Mexico will not shell out for Trump wall, but seeks cooperation

Mexico mentioned on Wednesday it could operate with Donald Trump for your advantage of the two nations just after his shock U.S. election win, but reiterated it could not pay for his planned border wall, which stirred up deep resentment in the course of a fraught presidential campaign.

As Trump strode towards victory, the peso plunged 13 percent in its most significant fall since the Tequila Crisis devaluation 22 years in the past, ahead of paring losses to trade down 8.seven % at 19.91 per dollar. Nonetheless, officials held back from taking action to assistance the peso regardless of it hitting lifetime lows overnight.

Trump's threats to dump the North American Totally free Trade Agreement (NAFTA) agreement with Mexico and Canada, and also to tax dollars sent home by migrants to pay out to the controversial wall within the southern border, have made the peso particularly vulnerable to occasions while in the U.S. presidential race.

"Very hard times are coming to Mexico," explained analyst Gabriela Siller of Mexican bank BASE.

Still, President Enrique Pena Nieto said he termed to congratulate Trump, and had agreed to meet the brand new Yorker for the duration of the transition phase to discuss joint cooperation, which he hopes would strengthen the competitiveness of North America.

Welcoming Trump's victory speech pledge to seek out "common ground" and partnership with other countries, Pena Nieto explained in a televised statement that Mexico shared the exact same vision.

"Dialogue to produce agreements continues to be the best route for Mexico, and my government will seek opportunities that benefit each nations in this new phase of bilateral relations," he said.

However, Foreign Minister Claudia Ruiz Massieu reiterated that Mexico wouldn't shell out for Trump's proposed wall. The vow to produce Mexico pay to the barrier was a crucial characteristic of his stump speeches.

Ratings agency Fitch stated Trump's victory might add downside risks to Mexico's financial growth, even though Moody's warned the government might not meet its targets of cutting its price range deficit if flows of trade or foreign investment wilt under Trump.

Growth fear

The two Moody's and Standard & Poor's rating agencies put Mexico's credit rating on a negative view earlier this year.

Gabriel Casillas, an economist at Banorte, predicted Trump's victory will shave 0.3 percentage point from 2016 financial growth, and explained the peso could suffer for months as the market tries to figure out what Trump could do in office.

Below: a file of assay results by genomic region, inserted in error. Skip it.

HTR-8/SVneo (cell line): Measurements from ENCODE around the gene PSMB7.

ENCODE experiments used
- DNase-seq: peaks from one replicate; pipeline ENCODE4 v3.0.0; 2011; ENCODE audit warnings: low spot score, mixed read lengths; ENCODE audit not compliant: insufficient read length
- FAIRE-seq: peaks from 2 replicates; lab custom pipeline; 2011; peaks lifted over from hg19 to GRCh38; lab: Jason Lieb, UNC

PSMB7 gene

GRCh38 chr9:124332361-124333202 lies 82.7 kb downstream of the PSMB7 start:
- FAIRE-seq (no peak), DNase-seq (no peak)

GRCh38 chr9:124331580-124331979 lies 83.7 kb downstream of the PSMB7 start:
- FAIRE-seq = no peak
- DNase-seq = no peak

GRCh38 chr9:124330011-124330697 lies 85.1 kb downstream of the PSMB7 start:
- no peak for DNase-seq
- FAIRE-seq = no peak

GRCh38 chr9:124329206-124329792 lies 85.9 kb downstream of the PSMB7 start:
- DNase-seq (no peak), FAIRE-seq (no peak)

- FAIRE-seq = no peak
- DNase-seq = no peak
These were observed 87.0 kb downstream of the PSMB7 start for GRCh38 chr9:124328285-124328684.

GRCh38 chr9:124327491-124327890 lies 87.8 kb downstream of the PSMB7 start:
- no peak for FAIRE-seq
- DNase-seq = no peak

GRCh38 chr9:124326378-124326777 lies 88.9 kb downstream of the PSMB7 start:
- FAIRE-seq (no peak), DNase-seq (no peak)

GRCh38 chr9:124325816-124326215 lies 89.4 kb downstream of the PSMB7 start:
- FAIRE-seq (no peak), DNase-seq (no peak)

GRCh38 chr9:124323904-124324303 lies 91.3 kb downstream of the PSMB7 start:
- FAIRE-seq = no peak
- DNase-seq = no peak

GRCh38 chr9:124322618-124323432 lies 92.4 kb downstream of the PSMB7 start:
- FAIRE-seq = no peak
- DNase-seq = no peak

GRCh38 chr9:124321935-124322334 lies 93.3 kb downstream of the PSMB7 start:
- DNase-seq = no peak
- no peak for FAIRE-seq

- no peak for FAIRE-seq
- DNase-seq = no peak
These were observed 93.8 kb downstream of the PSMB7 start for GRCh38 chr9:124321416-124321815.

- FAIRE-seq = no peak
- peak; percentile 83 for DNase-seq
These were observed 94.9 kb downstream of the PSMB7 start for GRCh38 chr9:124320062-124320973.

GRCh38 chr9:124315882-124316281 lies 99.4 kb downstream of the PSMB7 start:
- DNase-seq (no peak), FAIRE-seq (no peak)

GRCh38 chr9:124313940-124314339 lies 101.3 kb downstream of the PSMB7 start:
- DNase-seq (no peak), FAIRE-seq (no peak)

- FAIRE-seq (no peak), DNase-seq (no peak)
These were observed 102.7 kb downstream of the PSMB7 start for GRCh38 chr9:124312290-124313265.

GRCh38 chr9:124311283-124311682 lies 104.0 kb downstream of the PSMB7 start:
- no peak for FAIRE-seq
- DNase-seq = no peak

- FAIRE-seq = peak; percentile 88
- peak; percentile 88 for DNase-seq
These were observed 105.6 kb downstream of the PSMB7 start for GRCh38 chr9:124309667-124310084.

"Because of the uncertainty of what Trump could do, consumers will postpone purchases, companies will postpone investments," Casillas said, but added that he thought Trump's actual policies will fall short of his rhetoric, not least because unwinding trade with Mexico is easier said than done.

"I don't think Trump will do a lot of the things he mentioned he will do," he stated.

Others were more pessimistic.

Morgan Stanley analysts mentioned in a note that the fallout from a Trump presidency would have "deep ramifications" for that equity market and that foreign investment could stall.

"Risks of a difficult landing in Mexico have clearly risen," the bank's analysts said.

But for now the market pulled back from its initial panic. The peso recovered from its low right after Trump took a measured tone in his victory speech and did not invoke any of his threats against Mexico, analysts stated.

Mexico's benchmark IPC stock index fell more than 3.0 % initially, but pared losses and closed down 2.23 %.
"The market has calmed down a bit and given the advantage of doubt to a more conciliatory Trump," stated Marco Oviedo, an economist at Barclays in Mexico City.

Mexican-based economists had expected a snap interest rate rise, but central bank Governor Agustin Carstens told a news conference on Wednesday morning the bank would take any necessary measures pending market conditions.

He explained it could hold a monetary policy meeting as scheduled on Nov. 17, but did not announce any immediate steps to assistance the currency. Mexico has already raised its benchmark interest rate three times this year to help the peso.

Finance Minister Jose Antonio Meade mentioned authorities were monitoring the situation and would act if needed.

The central financial institution hiked its essential interest rate in September by 50 basis points to 4.75 % to anchor inflation expectations following the peso's creeping depreciation.

Mexico has more than $175 billion in foreign reserves, and Carstens said last m

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